Vulnerability and resilience to droughts in South-West USA: carbon allocation and impact on wood and evaporative anatomy

Monday, 14 December 2015
Poster Hall (Moscone South)
Marceau F Guerin1, Georg von Arx2, Nathan G McDowell3, William Pockman4, Laia Andreu-Hayles5 and Pierre Gentine5, (1)Columbia University, New York, NY, United States, (2)WSL Swiss Federal Institute for Forest, Snow and Landscape Research, Landscape dynamics, Birmensdorf, Switzerland, (3)Los Alamos National Laboratory, Los Alamos, NM, United States, (4)University of New Mexico Main Campus, Albuquerque, NM, United States, (5)Columbia University of New York, Palisades, NY, United States
Survival and distribution of conifers across the globe will depend on their adaptive potential to the new climatic conditions (warmer, more droughts, heat waves). Recent studies predicting forest evolution have mainly focused on understanding tree mortality processes (hydraulic failure, carbon starvation, biotic stresses). These explicit causes of mortality are also the result of unsuccessful adaptation on a longer period. Using a 7 years drought-irrigation experiment in New Mexico, USA, we investigated the response to water availability on structure-function interactions at the tree level. Bridging dendrology and physiology on multiple individuals of local Pinion pine, we observe a structural dynamics in i) wood anatomy ii) evaporative anatomy and a resulting functional dynamics in i) leaf water potential and ii) water use efficiency on multiple time scales (daily to interannual). These results emphasize the tight coupling between carbon allocation and the surface hydrologic cycle on longer time scales and its impact on resilience and mortality, which is not included in current generation land-surface models.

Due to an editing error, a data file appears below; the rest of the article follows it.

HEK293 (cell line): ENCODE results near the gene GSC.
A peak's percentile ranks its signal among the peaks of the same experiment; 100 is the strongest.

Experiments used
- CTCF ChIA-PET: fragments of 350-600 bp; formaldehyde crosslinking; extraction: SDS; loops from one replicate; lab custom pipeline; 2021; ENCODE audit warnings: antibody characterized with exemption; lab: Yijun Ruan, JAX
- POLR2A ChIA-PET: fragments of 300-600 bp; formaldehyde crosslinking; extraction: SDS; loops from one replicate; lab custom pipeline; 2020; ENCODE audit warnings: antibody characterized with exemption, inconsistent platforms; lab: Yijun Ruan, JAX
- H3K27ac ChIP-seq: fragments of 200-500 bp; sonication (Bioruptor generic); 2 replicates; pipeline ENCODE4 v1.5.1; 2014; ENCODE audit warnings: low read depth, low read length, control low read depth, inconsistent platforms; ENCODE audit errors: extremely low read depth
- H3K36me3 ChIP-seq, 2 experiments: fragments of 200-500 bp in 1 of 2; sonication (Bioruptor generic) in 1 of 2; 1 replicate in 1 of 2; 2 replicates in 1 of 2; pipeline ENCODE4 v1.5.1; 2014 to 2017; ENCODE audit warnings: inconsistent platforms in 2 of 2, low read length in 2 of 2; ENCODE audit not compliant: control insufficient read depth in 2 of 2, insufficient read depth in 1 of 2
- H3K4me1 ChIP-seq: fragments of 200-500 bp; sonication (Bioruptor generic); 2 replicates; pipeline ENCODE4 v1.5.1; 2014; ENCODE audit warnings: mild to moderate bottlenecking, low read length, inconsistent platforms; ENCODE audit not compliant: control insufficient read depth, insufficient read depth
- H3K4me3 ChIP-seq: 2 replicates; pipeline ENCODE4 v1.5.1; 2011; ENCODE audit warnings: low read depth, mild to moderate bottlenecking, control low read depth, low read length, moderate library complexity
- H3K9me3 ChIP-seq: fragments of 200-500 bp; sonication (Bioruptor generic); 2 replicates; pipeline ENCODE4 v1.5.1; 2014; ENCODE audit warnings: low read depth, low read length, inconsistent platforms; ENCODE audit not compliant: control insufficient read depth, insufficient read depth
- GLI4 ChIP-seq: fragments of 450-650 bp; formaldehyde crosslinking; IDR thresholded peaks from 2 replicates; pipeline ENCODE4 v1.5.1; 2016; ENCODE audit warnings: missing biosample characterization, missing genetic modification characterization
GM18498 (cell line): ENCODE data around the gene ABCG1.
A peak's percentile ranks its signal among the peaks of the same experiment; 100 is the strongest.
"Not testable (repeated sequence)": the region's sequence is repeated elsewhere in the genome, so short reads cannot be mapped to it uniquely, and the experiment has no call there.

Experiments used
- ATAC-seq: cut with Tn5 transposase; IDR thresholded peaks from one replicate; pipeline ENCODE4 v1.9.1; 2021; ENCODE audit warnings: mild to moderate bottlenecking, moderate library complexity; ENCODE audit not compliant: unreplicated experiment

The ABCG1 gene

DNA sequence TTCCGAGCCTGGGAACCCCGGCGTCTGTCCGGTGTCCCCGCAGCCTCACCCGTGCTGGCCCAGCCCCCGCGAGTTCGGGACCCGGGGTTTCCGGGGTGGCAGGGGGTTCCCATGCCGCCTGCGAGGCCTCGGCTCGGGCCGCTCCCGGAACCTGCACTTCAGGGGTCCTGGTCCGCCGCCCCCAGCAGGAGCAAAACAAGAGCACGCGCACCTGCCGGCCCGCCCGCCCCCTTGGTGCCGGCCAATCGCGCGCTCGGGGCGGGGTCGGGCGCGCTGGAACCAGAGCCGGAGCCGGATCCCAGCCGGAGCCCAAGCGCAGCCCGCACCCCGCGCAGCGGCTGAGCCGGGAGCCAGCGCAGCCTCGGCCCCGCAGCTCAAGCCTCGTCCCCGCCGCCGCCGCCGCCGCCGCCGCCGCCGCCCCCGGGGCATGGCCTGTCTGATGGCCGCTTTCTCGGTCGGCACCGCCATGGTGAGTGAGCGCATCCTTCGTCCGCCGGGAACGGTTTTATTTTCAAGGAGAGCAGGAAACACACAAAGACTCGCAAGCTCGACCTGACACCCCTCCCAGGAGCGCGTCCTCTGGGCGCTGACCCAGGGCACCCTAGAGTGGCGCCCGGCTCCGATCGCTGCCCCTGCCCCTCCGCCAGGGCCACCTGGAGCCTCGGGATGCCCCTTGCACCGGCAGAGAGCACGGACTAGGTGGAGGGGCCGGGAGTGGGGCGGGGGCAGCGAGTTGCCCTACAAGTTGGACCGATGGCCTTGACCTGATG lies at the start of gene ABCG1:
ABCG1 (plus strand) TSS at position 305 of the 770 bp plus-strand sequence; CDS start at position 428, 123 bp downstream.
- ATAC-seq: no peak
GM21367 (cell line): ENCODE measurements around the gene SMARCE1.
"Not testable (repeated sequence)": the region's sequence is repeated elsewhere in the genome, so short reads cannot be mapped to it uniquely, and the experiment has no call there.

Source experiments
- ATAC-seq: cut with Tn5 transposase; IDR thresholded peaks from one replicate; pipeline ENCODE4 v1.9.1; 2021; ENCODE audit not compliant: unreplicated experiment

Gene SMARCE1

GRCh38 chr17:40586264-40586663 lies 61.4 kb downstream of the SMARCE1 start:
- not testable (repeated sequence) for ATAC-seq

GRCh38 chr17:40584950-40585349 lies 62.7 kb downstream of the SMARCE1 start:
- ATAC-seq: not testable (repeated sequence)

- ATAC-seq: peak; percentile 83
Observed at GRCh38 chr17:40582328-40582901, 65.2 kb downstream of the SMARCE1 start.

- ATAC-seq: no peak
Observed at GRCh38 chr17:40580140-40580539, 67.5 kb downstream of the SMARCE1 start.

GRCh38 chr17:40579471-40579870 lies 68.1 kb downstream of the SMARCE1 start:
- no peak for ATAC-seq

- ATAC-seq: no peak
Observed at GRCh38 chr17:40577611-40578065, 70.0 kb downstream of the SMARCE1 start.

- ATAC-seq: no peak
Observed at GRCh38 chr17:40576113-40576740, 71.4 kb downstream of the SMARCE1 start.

figure: Wood anatomy obtained from a 5.2mm core of a Pinion Edulis from the experimental site - illustrating the variability of the water transport capacities accross years